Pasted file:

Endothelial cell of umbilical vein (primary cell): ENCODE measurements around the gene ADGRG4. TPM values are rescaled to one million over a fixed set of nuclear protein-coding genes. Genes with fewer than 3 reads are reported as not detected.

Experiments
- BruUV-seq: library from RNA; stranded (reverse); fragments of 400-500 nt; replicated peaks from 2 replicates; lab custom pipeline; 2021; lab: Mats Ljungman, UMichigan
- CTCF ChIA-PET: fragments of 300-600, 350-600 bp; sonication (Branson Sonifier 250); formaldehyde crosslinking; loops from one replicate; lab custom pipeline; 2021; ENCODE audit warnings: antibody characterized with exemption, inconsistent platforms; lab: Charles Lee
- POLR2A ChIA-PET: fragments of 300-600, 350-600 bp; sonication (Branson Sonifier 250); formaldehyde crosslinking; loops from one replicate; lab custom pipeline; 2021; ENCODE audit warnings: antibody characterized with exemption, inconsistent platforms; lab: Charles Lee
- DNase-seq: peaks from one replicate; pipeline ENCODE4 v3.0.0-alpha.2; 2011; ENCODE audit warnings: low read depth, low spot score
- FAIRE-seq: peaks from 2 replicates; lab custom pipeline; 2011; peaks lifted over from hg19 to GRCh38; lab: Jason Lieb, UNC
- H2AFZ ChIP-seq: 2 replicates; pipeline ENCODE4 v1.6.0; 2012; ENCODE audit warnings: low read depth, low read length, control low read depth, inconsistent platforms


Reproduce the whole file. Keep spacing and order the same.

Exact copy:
Endothelial cell of umbilical vein (primary cell): ENCODE measurements around the gene ADGRG4. TPM values are rescaled to one million over a fixed set of nuclear protein-coding genes. Genes with fewer than 3 reads are reported as not detected.

Experiments
- BruUV-seq: library from RNA; stranded (reverse); fragments of 400-500 nt; replicated peaks from 2 replicates; lab custom pipeline; 2021; lab: Mats Ljungman, UMichigan
- CTCF ChIA-PET: fragments of 300-600, 350-600 bp; sonication (Branson Sonifier 250); formaldehyde crosslinking; loops from one replicate; lab custom pipeline; 2021; ENCODE audit warnings: antibody characterized with exemption, inconsistent platforms; lab: Charles Lee
- POLR2A ChIA-PET: fragments of 300-600, 350-600 bp; sonication (Branson Sonifier 250); formaldehyde crosslinking; loops from one replicate; lab custom pipeline; 2021; ENCODE audit warnings: antibody characterized with exemption, inconsistent platforms; lab: Charles Lee
- DNase-seq: peaks from one replicate; pipeline ENCODE4 v3.0.0-alpha.2; 2011; ENCODE audit warnings: low read depth, low spot score
- FAIRE-seq: peaks from 2 replicates; lab custom pipeline; 2011; peaks lifted over from hg19 to GRCh38; lab: Jason Lieb, UNC
- H2AFZ ChIP-seq: 2 replicates; pipeline ENCODE4 v1.6.0; 2012; ENCODE audit warnings: low read depth, low read length, control low read depth, inconsistent platforms